Thurber's Beardtongue [Penstemon thurberi Torr.]

Thurber's Beardtongue [Penstemon thurberi Torr.]

Listing CNPS List 4 R-E-D Code 1-2-1

State/Federal. Status -- None SCROPHULARIACEAE May-Jul.

Global Rank G4 State Rank S2S3

Distribution: San Diego County, Riverside County, San Bernardino County, Imperial County; New Mexico; Arizona; Nevada; Baja California, Mexico

Habitat: Sonoran Desert Scrub and Pinyon Juniper Woodland are utilized by this showy subshrub. It grows on both sandy and rocky plains. Mecca coarse sandy loams are mapped for the Earthquake Valley site where much of the shrub cover has been grazed, leaving grasslands and occasional shrubs such as Thurber's Beardtongue.

Known Sites: This subshrub was noted growing in Earthquake Valley south of Scissors Crossing. Most individuals are found along the fencing facing Highway S-2, in a cow pasture across the street from limited roadside commercial structures. Herbarium specimens examined are from Mountain Palm Springs, the Los Arenas Ranch in San Felipe Valley, and from Blair Valley for San Diego County; on the Kelso Sand Dunes, and 3 miles southwest of Government Holes on the road to Gold Valley in the Providence Mountains for San Bernardino County; and in Gila and Navajo counties for Arizona. Reported by Shreve and Wiggins eastward into New Mexico, and by Lehr for Arizona.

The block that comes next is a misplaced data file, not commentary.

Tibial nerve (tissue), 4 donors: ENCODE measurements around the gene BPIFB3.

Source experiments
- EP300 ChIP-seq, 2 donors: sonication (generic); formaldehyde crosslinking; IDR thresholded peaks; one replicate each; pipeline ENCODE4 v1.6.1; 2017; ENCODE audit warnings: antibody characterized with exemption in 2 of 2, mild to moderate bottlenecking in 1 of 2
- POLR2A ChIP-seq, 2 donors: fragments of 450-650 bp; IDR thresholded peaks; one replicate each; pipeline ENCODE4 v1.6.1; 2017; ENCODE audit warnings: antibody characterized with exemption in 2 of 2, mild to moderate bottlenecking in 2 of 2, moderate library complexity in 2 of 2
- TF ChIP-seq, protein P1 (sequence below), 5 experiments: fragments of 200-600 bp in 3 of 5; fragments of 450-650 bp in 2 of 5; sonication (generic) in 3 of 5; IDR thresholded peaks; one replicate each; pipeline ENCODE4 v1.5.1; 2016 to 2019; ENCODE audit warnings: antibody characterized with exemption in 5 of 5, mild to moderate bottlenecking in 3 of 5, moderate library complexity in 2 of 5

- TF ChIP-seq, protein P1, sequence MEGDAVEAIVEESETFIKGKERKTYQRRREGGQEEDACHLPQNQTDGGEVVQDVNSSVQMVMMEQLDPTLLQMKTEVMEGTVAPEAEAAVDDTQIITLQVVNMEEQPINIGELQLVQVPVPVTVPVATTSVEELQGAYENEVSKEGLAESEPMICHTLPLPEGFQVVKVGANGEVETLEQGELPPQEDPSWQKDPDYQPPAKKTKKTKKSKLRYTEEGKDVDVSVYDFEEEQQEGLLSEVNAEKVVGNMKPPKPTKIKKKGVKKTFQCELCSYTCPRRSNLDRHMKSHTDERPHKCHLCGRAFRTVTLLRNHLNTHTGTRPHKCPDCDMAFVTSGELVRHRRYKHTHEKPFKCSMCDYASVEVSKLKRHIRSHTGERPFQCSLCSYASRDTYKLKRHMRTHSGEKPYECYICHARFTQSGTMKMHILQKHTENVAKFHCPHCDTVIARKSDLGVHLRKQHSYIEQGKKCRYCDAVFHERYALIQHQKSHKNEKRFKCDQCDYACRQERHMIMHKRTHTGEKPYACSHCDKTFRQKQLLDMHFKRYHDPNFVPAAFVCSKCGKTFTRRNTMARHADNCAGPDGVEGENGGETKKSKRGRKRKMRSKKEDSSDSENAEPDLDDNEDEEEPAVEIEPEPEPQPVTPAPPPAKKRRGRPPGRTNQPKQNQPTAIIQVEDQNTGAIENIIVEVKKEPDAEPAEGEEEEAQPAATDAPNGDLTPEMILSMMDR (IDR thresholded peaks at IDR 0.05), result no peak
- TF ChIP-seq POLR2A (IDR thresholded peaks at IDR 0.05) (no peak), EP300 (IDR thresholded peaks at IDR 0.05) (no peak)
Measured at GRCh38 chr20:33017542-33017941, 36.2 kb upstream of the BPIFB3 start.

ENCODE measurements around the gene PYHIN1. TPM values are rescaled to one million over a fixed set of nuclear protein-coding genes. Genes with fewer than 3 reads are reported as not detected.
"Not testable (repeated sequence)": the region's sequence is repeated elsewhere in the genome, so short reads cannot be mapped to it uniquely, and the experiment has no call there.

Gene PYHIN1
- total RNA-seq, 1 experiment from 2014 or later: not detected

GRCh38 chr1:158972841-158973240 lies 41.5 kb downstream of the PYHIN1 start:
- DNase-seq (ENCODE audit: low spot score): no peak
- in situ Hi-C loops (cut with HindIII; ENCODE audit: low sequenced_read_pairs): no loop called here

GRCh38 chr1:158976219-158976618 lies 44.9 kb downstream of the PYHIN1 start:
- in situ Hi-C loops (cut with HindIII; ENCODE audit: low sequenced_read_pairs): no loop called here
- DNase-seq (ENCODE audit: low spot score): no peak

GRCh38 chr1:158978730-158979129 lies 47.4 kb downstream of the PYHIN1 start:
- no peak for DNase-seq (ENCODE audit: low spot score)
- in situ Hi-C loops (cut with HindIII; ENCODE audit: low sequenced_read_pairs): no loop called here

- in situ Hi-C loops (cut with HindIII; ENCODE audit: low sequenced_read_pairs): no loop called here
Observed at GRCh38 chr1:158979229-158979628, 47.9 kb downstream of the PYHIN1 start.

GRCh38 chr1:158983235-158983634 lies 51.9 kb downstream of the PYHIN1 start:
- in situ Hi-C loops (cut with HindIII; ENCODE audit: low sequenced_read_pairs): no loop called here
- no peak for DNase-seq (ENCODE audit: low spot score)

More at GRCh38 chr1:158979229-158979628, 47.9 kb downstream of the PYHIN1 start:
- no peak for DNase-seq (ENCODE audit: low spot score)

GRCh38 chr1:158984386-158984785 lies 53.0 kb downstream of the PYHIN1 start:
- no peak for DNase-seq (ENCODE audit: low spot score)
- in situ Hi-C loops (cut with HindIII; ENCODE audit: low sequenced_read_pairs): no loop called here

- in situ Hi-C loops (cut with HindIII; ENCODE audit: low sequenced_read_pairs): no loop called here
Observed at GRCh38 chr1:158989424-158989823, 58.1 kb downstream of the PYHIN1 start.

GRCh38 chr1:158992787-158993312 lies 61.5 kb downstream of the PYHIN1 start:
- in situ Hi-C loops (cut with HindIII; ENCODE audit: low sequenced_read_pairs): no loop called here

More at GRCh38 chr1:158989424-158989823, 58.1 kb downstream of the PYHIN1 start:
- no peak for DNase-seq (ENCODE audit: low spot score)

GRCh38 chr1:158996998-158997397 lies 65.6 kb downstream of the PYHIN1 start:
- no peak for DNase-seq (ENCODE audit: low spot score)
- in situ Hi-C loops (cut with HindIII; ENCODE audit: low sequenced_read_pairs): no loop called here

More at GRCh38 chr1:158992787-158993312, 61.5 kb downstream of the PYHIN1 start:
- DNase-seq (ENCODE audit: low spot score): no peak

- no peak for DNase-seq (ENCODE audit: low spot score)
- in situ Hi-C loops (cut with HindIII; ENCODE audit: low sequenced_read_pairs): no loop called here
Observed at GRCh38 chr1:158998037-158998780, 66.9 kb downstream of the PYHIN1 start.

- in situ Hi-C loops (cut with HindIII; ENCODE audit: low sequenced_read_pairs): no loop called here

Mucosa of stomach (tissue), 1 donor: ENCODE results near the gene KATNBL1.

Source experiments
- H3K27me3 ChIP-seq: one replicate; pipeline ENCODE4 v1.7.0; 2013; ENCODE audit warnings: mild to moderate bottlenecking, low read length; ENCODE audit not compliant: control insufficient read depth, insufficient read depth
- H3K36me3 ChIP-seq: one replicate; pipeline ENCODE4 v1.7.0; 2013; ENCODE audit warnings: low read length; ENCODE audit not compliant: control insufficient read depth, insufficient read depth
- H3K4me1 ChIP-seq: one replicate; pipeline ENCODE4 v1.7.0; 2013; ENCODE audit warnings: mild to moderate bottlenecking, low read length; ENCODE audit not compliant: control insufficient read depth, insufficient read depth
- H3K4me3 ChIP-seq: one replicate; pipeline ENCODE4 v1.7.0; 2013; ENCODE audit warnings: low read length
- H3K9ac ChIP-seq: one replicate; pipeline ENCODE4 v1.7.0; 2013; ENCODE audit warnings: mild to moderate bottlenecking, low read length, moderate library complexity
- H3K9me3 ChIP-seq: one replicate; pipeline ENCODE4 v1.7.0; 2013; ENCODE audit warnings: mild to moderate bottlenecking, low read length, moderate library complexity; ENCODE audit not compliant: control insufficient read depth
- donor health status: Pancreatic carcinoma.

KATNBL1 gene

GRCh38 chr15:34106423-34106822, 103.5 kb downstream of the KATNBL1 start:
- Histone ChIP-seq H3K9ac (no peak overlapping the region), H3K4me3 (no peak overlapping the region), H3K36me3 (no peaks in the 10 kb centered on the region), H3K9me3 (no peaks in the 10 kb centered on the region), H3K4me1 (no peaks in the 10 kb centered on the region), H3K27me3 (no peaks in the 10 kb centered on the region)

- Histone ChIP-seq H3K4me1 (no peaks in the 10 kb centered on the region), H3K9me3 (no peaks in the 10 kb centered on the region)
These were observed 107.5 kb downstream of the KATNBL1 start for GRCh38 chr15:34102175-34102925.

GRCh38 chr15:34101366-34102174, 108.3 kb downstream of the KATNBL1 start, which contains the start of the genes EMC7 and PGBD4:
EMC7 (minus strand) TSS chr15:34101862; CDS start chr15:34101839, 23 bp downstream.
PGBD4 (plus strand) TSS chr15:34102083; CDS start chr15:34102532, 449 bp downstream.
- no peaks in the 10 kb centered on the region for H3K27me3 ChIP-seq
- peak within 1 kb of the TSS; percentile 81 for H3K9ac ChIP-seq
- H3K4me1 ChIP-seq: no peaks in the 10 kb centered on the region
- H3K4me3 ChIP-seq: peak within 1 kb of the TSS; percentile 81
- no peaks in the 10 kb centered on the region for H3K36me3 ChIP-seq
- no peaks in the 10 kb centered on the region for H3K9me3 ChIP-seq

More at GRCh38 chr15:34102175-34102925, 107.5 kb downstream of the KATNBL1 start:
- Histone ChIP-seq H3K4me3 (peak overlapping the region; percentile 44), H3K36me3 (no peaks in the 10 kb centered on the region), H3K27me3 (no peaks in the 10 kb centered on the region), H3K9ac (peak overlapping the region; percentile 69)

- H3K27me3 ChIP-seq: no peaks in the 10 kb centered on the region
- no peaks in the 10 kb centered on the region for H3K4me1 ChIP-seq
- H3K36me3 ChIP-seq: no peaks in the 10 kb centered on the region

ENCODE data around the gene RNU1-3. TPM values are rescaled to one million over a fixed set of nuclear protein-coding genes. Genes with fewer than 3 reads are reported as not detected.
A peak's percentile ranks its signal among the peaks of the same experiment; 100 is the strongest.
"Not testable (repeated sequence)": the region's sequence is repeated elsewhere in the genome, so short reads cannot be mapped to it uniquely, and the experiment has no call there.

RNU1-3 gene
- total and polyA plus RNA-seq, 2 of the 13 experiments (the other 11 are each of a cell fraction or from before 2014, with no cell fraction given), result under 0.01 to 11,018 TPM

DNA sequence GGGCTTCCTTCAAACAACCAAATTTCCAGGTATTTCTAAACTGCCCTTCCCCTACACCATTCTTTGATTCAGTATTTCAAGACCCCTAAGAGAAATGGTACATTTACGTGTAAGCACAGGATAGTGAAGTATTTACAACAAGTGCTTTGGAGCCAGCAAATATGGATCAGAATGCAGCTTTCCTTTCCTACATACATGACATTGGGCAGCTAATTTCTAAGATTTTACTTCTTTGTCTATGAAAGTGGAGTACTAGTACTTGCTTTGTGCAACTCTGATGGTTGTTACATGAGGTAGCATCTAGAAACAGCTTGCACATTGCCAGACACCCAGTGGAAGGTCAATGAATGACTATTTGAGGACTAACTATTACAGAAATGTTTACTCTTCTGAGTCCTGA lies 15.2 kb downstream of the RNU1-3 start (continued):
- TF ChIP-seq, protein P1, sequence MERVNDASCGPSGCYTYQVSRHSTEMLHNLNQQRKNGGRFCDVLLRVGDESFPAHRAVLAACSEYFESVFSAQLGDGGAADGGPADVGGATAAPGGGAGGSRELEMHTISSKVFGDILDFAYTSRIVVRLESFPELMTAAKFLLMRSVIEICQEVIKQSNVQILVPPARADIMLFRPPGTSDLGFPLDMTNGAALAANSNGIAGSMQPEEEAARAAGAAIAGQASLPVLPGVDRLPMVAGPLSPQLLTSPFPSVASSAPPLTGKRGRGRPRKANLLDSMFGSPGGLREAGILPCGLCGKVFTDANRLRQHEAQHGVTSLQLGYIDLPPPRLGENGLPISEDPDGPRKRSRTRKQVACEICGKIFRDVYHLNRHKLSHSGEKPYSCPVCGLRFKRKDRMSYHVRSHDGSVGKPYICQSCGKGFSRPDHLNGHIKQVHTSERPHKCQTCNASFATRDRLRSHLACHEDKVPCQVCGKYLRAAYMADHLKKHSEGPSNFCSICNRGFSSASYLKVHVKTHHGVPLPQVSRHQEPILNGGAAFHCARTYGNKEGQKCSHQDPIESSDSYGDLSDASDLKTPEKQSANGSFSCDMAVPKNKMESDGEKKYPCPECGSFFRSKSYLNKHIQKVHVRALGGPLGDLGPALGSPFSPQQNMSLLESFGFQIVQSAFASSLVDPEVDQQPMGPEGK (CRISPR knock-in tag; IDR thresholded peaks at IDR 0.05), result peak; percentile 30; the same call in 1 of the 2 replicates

Five specimens for Baja California are found in the San Diego Natural History Museum to 31 19' North where collected by Moran (SD 53921) on a silty flat 4 miles east of San Matias Pass.

Status: This penstemon is apparently declining in Southern California. Judging from its scattered collection sites, it may have been very sparsely distributed in the region over the last several hundred years. Thurber's Beardtongue is close to extirpation in San Diego County with few colonies apparently still extant. The site in Earthquake Valley is enclosed by fencing and heavily grazed by cattle. It is obviously endangered at this locale. All populations should be protected.


Copyright May 1994 Craig H. Reiser.

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